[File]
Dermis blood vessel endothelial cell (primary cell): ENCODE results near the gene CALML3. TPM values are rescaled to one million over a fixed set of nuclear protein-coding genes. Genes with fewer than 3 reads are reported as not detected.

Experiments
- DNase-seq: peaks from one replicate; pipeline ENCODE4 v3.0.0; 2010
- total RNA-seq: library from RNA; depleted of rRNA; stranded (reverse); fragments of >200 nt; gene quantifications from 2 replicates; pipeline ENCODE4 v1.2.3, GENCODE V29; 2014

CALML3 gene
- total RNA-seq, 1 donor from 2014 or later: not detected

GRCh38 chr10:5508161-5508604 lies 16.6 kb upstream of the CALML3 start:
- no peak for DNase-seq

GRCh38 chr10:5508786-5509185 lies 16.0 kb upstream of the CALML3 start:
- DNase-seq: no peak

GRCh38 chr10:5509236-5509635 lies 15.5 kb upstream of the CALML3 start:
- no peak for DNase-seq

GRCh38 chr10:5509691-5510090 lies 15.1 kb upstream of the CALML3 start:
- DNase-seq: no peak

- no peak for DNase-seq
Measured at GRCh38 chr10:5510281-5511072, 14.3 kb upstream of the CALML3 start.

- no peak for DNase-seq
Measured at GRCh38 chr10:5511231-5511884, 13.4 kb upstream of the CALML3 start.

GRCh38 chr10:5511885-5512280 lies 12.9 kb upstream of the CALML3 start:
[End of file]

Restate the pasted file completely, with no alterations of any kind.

Dermis blood vessel endothelial cell (primary cell): ENCODE results near the gene CALML3. TPM values are rescaled to one million over a fixed set of nuclear protein-coding genes. Genes with fewer than 3 reads are reported as not detected.

Experiments
- DNase-seq: peaks from one replicate; pipeline ENCODE4 v3.0.0; 2010
- total RNA-seq: library from RNA; depleted of rRNA; stranded (reverse); fragments of >200 nt; gene quantifications from 2 replicates; pipeline ENCODE4 v1.2.3, GENCODE V29; 2014

CALML3 gene
- total RNA-seq, 1 donor from 2014 or later: not detected

GRCh38 chr10:5508161-5508604 lies 16.6 kb upstream of the CALML3 start:
- no peak for DNase-seq

GRCh38 chr10:5508786-5509185 lies 16.0 kb upstream of the CALML3 start:
- DNase-seq: no peak

GRCh38 chr10:5509236-5509635 lies 15.5 kb upstream of the CALML3 start:
- no peak for DNase-seq

GRCh38 chr10:5509691-5510090 lies 15.1 kb upstream of the CALML3 start:
- DNase-seq: no peak

- no peak for DNase-seq
Measured at GRCh38 chr10:5510281-5511072, 14.3 kb upstream of the CALML3 start.

- no peak for DNase-seq
Measured at GRCh38 chr10:5511231-5511884, 13.4 kb upstream of the CALML3 start.

GRCh38 chr10:5511885-5512280 lies 12.9 kb upstream of the CALML3 start: